While social distancing during the COVID-19 outbreak keeps us from coming together, technology enables us to connect.
Social media can be lifeline to keep in touch with friends and those with common interest, but it has challenges.
When it comes to controversial food topics — GMOs, hormones, antibiotics, food ingredients and pesticide use, for example — online conversations can become heated and even turn ugly.
Anonymity feeds the problem. Most likely, the hostile responders could be states or countries away and don’t have to face the person they’re attacking at the office water cooler or at the next family gathering.
Add in the stress of the current situation and it’s easy for comments to become a vent for anger and frustration.
So how do you respond when an online conversation takes a turn for the worse? Enlist these simple 7 tips for social media posts:
- What is the issue and what values are being expressed?Dissect the post. What’s the underlying area of concern in the person’s comment and what does that person value? Is it food safety, animal well-being, care for the environment, family or community? People are very concerned about the health and safety of their loved ones during this time and may lash out.
- Determine if it’s worth a response: By the tone of the comment, do you feel there’s an opportunity for a productive dialogue? If so, continue a conversation by sharing your values about the issue and relevant information — in a timely manner. Sometimes it’s worth it to respond no matter what. While you may not be able to persuade the attacker, others are watching the dialogue unfold and may be impacted by your words.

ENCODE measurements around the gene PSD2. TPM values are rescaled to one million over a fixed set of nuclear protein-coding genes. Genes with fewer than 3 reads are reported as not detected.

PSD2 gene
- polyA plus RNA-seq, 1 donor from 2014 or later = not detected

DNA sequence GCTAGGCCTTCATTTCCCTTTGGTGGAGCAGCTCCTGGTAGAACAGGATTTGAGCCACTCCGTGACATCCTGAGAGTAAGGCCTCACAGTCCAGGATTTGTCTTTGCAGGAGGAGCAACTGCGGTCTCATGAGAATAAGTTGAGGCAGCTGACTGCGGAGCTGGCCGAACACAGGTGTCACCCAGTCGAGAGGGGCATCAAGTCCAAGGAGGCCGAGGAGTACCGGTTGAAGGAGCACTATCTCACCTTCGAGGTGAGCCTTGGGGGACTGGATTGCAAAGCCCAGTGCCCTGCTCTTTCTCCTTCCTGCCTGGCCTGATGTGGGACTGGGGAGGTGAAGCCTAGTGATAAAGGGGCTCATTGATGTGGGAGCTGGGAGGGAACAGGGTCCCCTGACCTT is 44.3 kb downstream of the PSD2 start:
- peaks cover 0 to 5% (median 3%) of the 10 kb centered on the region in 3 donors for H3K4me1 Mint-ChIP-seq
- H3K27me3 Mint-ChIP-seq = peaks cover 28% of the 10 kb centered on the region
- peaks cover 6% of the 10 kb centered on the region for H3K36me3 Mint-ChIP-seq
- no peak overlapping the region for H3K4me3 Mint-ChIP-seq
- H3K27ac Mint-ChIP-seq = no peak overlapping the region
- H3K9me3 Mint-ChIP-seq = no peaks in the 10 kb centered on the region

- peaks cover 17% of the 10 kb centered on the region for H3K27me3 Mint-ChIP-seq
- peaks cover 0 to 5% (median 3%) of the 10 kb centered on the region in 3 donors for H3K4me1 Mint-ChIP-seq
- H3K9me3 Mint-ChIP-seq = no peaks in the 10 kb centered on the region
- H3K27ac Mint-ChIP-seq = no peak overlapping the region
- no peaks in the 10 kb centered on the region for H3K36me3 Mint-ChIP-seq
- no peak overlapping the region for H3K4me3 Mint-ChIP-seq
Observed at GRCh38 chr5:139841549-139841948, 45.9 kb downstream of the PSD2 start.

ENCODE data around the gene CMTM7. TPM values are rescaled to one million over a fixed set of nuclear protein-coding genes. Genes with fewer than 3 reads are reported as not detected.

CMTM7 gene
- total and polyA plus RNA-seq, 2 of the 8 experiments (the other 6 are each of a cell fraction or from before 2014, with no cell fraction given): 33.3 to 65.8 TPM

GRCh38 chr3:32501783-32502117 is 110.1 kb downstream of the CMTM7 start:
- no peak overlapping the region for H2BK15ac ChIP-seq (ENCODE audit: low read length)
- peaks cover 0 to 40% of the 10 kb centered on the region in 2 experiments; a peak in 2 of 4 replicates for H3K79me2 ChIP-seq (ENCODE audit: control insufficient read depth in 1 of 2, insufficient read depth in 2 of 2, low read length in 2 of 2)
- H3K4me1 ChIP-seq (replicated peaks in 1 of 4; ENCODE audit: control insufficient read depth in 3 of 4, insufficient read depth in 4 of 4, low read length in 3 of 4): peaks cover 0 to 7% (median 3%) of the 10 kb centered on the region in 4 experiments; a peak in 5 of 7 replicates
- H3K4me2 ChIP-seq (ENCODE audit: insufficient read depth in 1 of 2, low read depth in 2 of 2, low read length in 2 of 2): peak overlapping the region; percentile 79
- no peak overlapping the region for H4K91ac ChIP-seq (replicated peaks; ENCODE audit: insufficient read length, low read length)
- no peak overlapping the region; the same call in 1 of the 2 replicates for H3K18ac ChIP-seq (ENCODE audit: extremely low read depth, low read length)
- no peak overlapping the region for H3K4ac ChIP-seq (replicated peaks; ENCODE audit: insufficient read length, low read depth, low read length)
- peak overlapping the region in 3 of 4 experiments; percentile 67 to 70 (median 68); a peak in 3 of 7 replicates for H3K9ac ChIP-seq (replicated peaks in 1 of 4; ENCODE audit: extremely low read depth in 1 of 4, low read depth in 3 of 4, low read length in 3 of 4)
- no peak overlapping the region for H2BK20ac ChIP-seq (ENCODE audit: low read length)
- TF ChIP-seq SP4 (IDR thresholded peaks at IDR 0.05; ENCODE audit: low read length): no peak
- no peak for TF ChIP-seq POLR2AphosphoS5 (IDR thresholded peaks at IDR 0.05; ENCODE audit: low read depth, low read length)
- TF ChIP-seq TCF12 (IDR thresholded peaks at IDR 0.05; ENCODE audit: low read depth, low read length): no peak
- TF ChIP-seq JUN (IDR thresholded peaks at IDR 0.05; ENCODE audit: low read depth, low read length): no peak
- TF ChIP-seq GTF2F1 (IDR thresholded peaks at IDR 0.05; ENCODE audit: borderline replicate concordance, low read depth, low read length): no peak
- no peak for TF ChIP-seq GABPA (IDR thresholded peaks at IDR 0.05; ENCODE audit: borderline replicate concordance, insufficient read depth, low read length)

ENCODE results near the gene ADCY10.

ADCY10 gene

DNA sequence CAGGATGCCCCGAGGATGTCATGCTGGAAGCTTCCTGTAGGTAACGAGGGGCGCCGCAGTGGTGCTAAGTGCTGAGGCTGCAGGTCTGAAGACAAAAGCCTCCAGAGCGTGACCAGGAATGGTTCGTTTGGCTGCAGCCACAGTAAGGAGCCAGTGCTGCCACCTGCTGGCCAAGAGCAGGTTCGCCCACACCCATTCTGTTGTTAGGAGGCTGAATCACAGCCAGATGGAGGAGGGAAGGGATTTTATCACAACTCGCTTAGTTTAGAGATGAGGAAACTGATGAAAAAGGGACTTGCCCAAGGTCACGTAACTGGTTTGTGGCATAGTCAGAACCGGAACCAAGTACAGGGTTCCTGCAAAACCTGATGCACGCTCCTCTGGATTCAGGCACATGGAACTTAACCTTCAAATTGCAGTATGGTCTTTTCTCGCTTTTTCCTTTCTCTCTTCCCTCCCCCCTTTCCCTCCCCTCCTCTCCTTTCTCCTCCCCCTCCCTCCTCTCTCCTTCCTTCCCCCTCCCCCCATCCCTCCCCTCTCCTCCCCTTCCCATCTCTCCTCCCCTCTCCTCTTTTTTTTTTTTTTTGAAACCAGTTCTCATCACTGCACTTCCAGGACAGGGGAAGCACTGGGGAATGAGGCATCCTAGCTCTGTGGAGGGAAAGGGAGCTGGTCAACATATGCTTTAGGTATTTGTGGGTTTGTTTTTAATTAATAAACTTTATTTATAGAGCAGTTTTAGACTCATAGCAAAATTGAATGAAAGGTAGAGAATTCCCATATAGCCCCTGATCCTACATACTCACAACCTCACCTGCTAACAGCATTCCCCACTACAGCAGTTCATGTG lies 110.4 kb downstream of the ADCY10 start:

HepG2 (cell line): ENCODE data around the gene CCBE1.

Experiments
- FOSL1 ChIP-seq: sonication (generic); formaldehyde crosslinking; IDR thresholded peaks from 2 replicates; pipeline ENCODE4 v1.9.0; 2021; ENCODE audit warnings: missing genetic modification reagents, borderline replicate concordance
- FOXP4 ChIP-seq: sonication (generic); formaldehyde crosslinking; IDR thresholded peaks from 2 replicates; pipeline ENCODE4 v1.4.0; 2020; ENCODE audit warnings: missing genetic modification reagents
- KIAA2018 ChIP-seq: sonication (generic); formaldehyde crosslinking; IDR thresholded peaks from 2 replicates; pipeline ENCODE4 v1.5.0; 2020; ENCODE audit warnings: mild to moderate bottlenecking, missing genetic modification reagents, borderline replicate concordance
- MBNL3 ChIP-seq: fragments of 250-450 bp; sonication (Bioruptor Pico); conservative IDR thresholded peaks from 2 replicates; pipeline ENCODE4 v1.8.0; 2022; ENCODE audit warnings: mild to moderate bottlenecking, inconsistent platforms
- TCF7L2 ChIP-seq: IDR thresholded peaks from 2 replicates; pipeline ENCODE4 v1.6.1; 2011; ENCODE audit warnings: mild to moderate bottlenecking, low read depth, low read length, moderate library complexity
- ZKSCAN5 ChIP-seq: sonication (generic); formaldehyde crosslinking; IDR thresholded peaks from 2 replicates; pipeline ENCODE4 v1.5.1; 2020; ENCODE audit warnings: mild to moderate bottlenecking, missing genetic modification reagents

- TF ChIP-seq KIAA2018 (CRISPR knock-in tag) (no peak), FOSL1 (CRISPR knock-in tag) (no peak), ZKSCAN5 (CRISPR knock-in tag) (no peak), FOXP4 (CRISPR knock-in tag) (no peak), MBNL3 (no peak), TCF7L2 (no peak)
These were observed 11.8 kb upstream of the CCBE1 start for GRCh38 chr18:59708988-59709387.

- Engage with values: The goal with any conversation is to help the person understand where your values align — that there are goals you share. Research from The Center for Food Integrity shows that engaging with values — demonstrating what you do — is three-to-five times more important to building trust than simply providing facts or demonstrating your technical expertise.
- Never argue: Arguing will get you nowhere. It only deepens the divide as both sides hunker down for battle.
- Engage others to comment on the issue: Consider enlisting allies who would be willing to join in the conversation with support.
- Take your conversation offline: Acknowledge the responder’s concerns and offer to connect offline via email or a phone call. Most often, you won’t hear from that person again, but you have demonstrated that you’re open and transparent.
- Agree to disagree: After a few exchanges, you may be able to determine that this person doesn’t recognize your right to be involved in agriculture and food production. If that’s the case, agree to disagree and end the conversation.
If you have a public social media platform, such as a Facebook page as opposed to your personal profile, consider having a comment policy that outlines what is acceptable and unacceptable. The policy may not allow foul language, name calling or threats, for instance.
A comment policy is not intended to put a damper on dialogue with those who have differing viewpoints. It simply assures your readers that you’ve created a positive and civil environment where they’re encouraged to comment in constructive ways and engage in productive conversations.
Engage shared values training is available through The Center for Food Integrity to equip you to communicate using shared values. The seminar can be presented as a webinar. Engage Online is available anytime online.
For more information on how you can engage in productive conversations to build trust in the food system, contact Jana McGuire.